On Likeness In Business

These are overwhelming generalizations. I apologize. Not really, but take it with a grain of salt. Deep breath:

Saints: Lot’s of really outwardly nice people, even to the point that they consider scripture their daily hobby, have actually turned out to be the biggest pieces of shit I have ever encountered.

Politician: Lot’s of people that say little or are rarely available are obsessed with managing their personal brand. You know em – never more than one drink at the party but live on LinkedIn.

Online BFFs: Never form your opinion of someone as you see them act on Facebook. The guy that’s always there commenting when you’re visiting his place but you never see or never see pick up a friggin check? He looks great on FB but people in real life are much less accomodating – I’ve driven people across the state, helped bail folks out, I’ve had people take a day off work to take me / my kid to a zoo 2 hours away from town or pick me up from an airport and treat me for a three day tour of Yorkshire. Appearances are deceiving and the more someone comes off managed the less genuine they actually are.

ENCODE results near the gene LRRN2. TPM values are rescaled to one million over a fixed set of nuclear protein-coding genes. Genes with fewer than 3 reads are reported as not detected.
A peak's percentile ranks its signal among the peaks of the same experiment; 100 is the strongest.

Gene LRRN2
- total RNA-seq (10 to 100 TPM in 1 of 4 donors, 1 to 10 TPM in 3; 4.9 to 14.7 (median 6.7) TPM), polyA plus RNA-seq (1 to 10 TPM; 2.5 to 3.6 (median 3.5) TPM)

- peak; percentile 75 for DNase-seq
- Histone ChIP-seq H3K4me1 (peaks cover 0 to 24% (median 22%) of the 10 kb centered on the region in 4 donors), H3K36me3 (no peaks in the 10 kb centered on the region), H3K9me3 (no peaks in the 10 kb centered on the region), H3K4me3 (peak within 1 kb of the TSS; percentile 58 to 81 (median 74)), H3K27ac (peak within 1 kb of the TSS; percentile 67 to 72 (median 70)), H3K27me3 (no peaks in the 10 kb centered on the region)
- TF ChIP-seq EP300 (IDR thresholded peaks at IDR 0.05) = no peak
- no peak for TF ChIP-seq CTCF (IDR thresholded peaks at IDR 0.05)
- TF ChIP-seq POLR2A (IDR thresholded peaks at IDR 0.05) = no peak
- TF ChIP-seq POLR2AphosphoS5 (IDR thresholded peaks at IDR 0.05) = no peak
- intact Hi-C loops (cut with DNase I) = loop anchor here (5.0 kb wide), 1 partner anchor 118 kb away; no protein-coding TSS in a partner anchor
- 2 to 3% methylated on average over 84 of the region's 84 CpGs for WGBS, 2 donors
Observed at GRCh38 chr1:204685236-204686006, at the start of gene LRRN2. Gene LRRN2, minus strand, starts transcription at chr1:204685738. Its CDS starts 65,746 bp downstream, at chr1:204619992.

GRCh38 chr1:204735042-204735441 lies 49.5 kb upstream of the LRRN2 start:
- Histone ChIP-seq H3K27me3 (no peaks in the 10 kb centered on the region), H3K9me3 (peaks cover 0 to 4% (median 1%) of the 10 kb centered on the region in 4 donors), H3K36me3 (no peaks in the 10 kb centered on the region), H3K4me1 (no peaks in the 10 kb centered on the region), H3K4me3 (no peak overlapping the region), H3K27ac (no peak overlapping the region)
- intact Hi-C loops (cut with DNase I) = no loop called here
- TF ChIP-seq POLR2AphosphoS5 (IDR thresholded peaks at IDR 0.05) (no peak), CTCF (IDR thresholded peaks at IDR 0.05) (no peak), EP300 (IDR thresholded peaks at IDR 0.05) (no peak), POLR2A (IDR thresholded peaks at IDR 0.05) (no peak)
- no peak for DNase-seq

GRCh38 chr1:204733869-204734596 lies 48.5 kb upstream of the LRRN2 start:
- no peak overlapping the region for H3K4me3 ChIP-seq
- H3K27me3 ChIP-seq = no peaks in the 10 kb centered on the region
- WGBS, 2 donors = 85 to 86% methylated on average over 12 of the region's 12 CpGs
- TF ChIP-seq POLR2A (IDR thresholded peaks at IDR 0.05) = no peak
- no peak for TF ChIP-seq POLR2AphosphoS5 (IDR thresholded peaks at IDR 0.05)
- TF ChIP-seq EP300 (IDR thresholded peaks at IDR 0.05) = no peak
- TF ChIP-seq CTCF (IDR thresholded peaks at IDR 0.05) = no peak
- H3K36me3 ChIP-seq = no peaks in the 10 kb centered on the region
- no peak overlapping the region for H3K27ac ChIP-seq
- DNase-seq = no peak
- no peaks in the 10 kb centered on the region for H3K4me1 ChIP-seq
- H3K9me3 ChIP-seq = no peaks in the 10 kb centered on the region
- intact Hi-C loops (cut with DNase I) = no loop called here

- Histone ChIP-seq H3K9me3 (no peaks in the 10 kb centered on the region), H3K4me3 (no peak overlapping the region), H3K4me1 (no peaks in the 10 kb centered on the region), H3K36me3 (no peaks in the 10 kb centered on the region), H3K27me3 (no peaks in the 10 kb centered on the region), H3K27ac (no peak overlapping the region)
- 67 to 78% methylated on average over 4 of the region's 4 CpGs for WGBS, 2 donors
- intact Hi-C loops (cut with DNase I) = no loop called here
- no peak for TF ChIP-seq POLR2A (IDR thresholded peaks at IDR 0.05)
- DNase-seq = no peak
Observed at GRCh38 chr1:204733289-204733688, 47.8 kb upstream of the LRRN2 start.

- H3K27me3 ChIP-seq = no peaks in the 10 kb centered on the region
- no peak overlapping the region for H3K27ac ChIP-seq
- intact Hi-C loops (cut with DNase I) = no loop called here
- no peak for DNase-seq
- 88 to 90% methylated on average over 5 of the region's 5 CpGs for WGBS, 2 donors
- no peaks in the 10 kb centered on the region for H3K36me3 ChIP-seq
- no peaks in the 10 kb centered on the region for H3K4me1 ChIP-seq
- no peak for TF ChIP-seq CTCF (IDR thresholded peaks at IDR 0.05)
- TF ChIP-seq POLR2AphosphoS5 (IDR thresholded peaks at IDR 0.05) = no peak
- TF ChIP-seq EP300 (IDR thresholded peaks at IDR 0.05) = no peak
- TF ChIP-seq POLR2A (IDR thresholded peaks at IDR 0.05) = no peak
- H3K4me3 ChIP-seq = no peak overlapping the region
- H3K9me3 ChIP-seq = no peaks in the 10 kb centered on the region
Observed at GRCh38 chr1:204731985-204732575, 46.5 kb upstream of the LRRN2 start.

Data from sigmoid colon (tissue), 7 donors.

What really gets me is how quickly people form opinions and likeness based on really superficial and limited information. And as usual, it’s the scumbags that are leveraging it to their advantage. But what does the likeness get you?

Personally, it’s better to be Bob. Bobby is an asshole – great. Nobody is calling him for help installing Exchange service packs a decade after it came out. Nobody is calling him for a loan. Nobody is wardialing at 2AM to cry about how mean people are to them online.

The choice is yours: You can either become obsessed with building up a buddy personality online and hope nobody sees through it (in my experience: they do; quickly; to the point that they have to disappear) until you make it.. but then, really, life is much better when people are afraid that you’re going to write a blog post about their shit. is it better to be fake nice or fake Bobby? Make your choice wisely.

Unrigging the Internet of Things

Gadgets, Rant
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If you’ve ever heard someone overly excited about the Internet of Things you’ve likely talked to one of the two groups of people: idiots or people trying to sell you IoT. There is no other subset of IoT enthusiasts out there so if they aren’t asking for money you can tell with certainty that they are an idiot.

On behalf of idiots everywhere, I would like to introduce you to the world of Internet of Things and break down some basics and myths surrounding it. First the basics, let’s discuss the basics of IoT.